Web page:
The THATMuse blog has content pieces about the actual museums where you’re hunting, but we’ve also amassed plenty of recommendations of what to do in Paris and London apart from your museum time. Check out our “Travelling in Paris & London” category on the blog for pieces from kid-friendly parks, cafes and toyshops to romantic cocktail lounges near our museums.
Here’s part two of a 3-part series (you can see Part 1 here) on parks by Daisy de Plume, expat mother of two boys growing up in both cities (and THATMuse founder).
ST JAMES PARK
The oldest Royal Park in London is St James’s, dating from 1532 when Henry VIII acquired it as a deer park. Surrounded by three palaces (Westminister, St James’s and Buckingham Palaces), it’s the backdrop to numerous movies from Woody Allen’s Match Point to James Bond’s Die Another Day. The kids will remember the lake from 101 Dalmatians, starring Glenn Close and Jeff Daniels where a chase is set through St James’s that ends with a splash. HIDDEN KID TREASURE: Apart from the recently renovated children’s playground, wander the grounds for an Animal Hunt, counting how many types of furry & winged creatures you can find; from robins & woodpeckers to squirrels & bats, St James has more than 17 different species of waterfowl alone. The most famous bird residents are the pelicans, found on Duck Island. Storsh loves it when we catch the daily feeding, their long necks and big, gaping mouths go flapping for their food. These comical creatures have been here since 1664 when the Russian Ambassador gave them to Charles II for the park. Linger over Blue Bridge for a Coot fight. Those black birds with white foreheads (where we get the terms “Bald as a Coot”) are territorial and mean, they’ll fight anything that swims or flies! Whilst on the bridge, quiz your kids on a bit of London history, the park they see is by the hand of John Nash, the architect and planner of St James Park, as well as Buckingham Palace (viewable from the bridge). If they’ve been to Trafalgar Square or Regent’s Park, Nash’s name will again be bandied about. For longer stays, grab a sandwich and rent a stripy deckchair for an hour for just 1.60£. Open Daily, 5 am – midnight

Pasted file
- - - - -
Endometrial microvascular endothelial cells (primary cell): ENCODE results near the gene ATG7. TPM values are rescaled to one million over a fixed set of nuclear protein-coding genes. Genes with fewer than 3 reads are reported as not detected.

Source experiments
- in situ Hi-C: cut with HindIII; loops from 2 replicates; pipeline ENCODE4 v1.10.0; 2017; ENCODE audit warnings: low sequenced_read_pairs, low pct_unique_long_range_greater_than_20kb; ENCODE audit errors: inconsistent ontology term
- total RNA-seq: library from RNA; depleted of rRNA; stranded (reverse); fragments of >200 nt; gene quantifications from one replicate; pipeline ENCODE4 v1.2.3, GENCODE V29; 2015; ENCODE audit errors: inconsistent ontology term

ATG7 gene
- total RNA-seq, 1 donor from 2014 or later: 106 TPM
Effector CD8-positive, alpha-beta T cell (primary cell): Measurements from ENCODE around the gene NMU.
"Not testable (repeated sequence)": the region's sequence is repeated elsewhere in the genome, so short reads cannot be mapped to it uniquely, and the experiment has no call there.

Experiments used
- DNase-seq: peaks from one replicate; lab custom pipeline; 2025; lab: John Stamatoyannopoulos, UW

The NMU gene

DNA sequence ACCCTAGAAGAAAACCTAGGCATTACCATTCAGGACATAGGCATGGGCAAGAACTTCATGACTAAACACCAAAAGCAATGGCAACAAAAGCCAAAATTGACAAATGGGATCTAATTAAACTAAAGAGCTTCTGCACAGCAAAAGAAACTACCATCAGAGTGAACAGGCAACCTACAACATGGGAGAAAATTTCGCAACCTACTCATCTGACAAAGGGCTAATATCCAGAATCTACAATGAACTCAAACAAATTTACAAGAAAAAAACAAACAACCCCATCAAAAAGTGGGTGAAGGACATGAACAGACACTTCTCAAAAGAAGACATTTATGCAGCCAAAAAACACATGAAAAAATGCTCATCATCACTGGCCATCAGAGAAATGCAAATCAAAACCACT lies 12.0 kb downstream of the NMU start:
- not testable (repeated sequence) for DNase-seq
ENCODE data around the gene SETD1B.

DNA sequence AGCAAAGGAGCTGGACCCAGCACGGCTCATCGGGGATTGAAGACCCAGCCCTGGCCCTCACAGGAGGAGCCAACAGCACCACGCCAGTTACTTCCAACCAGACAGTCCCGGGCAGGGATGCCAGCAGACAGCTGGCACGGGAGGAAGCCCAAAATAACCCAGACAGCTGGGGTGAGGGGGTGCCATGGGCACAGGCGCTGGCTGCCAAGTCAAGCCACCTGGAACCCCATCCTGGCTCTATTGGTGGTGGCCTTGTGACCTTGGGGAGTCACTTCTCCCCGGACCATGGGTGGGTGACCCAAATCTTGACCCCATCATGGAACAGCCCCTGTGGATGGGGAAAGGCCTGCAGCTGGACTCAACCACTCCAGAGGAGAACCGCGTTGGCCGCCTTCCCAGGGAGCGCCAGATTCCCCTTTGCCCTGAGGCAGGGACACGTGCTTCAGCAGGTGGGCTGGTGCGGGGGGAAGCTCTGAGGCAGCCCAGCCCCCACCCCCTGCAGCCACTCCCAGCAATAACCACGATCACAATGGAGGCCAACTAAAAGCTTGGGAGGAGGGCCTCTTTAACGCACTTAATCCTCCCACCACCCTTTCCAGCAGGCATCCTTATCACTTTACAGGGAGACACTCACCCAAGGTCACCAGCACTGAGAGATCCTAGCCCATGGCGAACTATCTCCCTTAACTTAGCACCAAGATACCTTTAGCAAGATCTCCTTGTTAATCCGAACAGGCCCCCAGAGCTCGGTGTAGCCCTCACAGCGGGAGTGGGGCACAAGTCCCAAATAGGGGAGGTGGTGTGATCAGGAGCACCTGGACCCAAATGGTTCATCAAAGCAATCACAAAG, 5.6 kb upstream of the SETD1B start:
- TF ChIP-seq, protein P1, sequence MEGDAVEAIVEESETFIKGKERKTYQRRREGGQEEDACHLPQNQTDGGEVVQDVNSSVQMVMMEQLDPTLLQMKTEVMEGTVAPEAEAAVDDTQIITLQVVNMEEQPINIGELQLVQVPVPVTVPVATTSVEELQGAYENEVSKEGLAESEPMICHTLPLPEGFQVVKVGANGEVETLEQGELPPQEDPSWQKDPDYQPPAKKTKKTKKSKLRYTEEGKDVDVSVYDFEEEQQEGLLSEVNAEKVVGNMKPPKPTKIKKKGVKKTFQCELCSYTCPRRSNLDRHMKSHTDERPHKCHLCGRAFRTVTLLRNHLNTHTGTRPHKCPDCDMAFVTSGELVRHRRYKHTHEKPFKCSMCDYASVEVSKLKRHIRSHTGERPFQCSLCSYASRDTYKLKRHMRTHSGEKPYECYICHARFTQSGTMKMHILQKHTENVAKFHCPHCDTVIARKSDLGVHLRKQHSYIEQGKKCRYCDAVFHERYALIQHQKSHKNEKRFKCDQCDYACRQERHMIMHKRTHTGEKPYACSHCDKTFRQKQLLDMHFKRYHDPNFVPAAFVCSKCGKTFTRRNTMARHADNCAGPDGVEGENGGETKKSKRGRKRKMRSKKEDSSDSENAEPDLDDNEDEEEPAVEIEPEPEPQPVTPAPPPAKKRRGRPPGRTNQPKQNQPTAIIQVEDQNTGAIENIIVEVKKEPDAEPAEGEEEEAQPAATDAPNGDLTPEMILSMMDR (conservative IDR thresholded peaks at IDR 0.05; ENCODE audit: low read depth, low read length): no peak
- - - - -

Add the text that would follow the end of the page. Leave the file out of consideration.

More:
JARDIN du LUXEMBOURG
There are so many kid-treats in Jardin du Luxembourg that Napoleon dedicated it to “the Children of Paris”. In the 1600s it was originally laid out to accompany Marie de Medici (Dragon Lady Queen of France she holds the key to THATRue’s Latin Quarter hunts!)’s Palais du Luxembourg, which now houses France’s Senate. The 25 hectares hosts 1920s boats you can stick around the boat basin (3€ a pop), a delightful pony trail, a Punch & Judy-like puppet show and one of the city’s best playgrounds, tailored to all ages (Paid entry, with a guarded gate). For artsy families you can go statue-stalking as there are 106 sculptures to track, or for photo buffs there’s always a photography show exhibited on the garden’s fences. HIDDEN KID TREASURE: Since the delicate and discreet Merry-Go-Round is the oldest in Paris, I nominate this for our hidden treasure list. Designed by Charles Garnier, of Opéra fame, this 1879 weather-beaten carousel has the added attraction of having a “Jeu de Bagues”, where kids try to spike iron rings onto their sticks. No easy feat for those older kids on the peripheral circle of horses (and mesmerizing for waiting parents: the attendant re-loads the rings with hands as fast & graceful as a gazelle!). Unlike many of the city’s other carousels, Garnier’s animals swing from above. METRO: Odéon (line 4), Notre-Dame-des-Champs (line 12), Luxembourg (RER B)